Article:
Microbial communities can be found everywhere - from lakes to the soil on the ground, they are omnipresent yet invisible to the naked eye. Within those environments there exist dynamic communities which fluctuate in response to environmental changes. One such example is the human gut microbiome, which is comprised of microbes that influence the overall landscape of the gut.
Through years of research on the human gut microbiome, the idea that microbial species composition influences gut health and disease has become more evident. This idea was the motivation for Sergei Maslov, Professor of Bioengineering and Bliss faculty scholar in the Carl R. Woese Institute for Genomic Biology at the University of Illinois at Urbana-Champaign, who led the research to study how microscopic ecosystems are organized and how various environmental factors, such as nutrient viability, competition for nutrients, and bacteriophage predators can shape these microbial communities. This study was co-led by PhD graduate students Tong Wang of Physics and Veronika Dubinkina of Bioengineering, and MIT postdoctoral fellow Akshit Goyal, all co-authors of the findings reported in PLOS Computational Biology.
"Each one of us has, you know, more than 100 species in our gut so it's a real rain forest down there," explained Maslov. "What is more challenging is to quantify what kinds of metabolites they are consuming and producing. It would be great progress to be able to predict the metabolic profile just from the species, which is kind of our holy grail."
In a proof-of-principle study, researchers leveraged mathematical models that were capable of predicting metabolites generated by microbial species within the gut. This model provided support for a four level trophic organization in the human gut microbiome where, similar to macroscopic trophic webs, microbes were consuming nutrients excreted by other microbes. Their findings also suggest that the species composition systematically changes along the gut, with bacteria near the end of the gut forming the lowest trophic level.
"What the microbes excrete can be eaten by others so you can have an ecosystem much like the trophic web in savannas where grass, antelopes, and lions exist," he said. "We have the structure of this web and we want to ask how much can we predict by just knowing the network without any parameters."
In a similar eLife study (doi: 10.7554/eLife.49720), researchers harnessed mathematical models to examine the factors that contribute to regime shifts or abrupt, persistent transitions within these microbial communities and ultimately, the survival of an individual species. After modeling all possible stable compositions within a community, they could then predict the amount of nutrients necessary for each stable composition and likewise, what triggered regime shifts. Another study, reported in mSystems (10.1128/mSystems.00470-19), examined bacteriophages as another external factor that can induce regime shifts within these communities.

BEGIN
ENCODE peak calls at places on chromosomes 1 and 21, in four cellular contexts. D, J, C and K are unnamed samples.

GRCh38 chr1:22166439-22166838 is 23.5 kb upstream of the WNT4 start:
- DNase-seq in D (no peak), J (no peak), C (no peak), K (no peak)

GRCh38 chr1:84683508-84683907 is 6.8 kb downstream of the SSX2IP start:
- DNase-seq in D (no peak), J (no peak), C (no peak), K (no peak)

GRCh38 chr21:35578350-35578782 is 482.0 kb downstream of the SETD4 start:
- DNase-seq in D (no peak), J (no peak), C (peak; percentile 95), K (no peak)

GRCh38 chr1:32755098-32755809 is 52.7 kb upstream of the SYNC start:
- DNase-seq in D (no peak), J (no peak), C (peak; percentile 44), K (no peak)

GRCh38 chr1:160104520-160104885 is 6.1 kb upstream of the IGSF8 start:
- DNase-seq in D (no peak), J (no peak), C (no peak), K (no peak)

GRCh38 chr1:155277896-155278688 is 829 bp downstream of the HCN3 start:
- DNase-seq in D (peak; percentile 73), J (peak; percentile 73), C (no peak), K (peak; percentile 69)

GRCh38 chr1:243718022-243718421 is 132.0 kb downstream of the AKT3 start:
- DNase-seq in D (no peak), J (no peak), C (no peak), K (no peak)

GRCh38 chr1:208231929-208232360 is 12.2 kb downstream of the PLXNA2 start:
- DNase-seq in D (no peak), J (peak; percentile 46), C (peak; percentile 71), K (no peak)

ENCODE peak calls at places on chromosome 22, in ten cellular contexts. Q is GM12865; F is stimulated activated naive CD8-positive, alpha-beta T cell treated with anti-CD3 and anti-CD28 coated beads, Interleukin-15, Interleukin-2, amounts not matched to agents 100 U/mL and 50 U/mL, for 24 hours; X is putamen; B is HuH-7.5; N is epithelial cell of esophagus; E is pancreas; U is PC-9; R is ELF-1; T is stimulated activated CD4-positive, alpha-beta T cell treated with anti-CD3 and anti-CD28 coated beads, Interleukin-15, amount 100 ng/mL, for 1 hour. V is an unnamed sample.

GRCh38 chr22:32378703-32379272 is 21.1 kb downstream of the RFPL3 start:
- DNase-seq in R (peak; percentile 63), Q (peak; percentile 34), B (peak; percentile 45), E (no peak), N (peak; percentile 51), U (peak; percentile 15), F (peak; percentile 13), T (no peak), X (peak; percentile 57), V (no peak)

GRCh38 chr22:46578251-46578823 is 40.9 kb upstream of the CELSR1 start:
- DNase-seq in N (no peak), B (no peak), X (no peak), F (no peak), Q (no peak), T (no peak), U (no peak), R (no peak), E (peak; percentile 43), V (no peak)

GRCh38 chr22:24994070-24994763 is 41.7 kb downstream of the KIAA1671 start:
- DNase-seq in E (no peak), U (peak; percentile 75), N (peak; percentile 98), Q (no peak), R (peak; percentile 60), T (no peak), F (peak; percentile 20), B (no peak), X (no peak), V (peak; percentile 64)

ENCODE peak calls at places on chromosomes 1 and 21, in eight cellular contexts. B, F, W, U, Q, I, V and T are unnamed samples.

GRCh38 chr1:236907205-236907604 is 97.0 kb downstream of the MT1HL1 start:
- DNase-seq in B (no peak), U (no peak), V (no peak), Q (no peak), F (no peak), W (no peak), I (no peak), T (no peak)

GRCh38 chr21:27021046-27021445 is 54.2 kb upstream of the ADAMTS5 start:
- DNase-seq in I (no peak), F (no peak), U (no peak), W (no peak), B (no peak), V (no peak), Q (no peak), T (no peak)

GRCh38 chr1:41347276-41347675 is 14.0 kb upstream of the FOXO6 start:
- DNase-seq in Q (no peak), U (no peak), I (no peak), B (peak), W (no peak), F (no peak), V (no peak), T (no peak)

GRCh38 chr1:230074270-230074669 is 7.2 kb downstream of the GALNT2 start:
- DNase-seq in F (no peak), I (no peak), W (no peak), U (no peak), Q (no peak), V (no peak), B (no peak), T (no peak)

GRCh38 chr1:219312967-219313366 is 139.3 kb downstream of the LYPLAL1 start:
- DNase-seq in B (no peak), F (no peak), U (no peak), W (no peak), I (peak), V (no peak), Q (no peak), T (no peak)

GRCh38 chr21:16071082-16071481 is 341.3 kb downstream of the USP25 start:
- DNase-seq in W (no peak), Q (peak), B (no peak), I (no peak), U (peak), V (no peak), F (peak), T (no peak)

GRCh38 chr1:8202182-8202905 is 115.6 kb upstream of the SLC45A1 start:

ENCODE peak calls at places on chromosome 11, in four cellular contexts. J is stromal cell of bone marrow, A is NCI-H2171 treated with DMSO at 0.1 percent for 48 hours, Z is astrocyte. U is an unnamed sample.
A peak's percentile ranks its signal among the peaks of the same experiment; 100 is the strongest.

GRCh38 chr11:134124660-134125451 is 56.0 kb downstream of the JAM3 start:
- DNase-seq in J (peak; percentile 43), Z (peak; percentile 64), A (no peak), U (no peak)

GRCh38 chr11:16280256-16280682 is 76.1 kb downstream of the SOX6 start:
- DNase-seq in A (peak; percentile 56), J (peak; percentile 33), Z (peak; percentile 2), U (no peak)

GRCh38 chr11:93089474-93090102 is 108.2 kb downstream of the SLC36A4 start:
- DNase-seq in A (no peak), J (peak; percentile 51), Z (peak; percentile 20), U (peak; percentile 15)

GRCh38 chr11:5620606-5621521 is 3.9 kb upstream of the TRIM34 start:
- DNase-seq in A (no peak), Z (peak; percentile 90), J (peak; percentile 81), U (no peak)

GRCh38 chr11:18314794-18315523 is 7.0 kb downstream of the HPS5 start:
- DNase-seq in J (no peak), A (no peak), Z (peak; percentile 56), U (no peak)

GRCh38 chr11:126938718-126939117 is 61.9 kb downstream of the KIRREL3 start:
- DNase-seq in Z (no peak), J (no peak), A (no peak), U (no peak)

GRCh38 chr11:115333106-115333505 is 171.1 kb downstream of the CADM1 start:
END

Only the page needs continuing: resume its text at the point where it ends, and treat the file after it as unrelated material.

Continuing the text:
"If you use this regime shift which we simulated in our model you can introduce a phage with its benign host, but it will maintain the phage there and will suppress or completely eliminate detrimental species from the environment," he explained. "It might be one way to implement a phage therapy."
Future work will focus on adopting machine learning techniques and to harness bigger sets of data to evaluate missing parameters, with the ultimate goal of being able to control microbial communities.
"Microbial ecosystems are absolutely everywhere so not just the gut but the soil, bioreactors, and all of the biogeochemical cycles impacting climate, which all have a very significant contribution from microbial communities," he said. "Being able to somehow manipulate them in a robust and predictable manner is very important."
The researchers also have an ongoing collaboration with Professor of Food Science and Human Nutrition Sharon Donovan, Professor of Animal Sciences Roderick Mackie, and Professor of Animal Sciences and Microbiology Isaac Cann along with his postdoctoral fellow Heejin Kim.
PLoS Computational Biology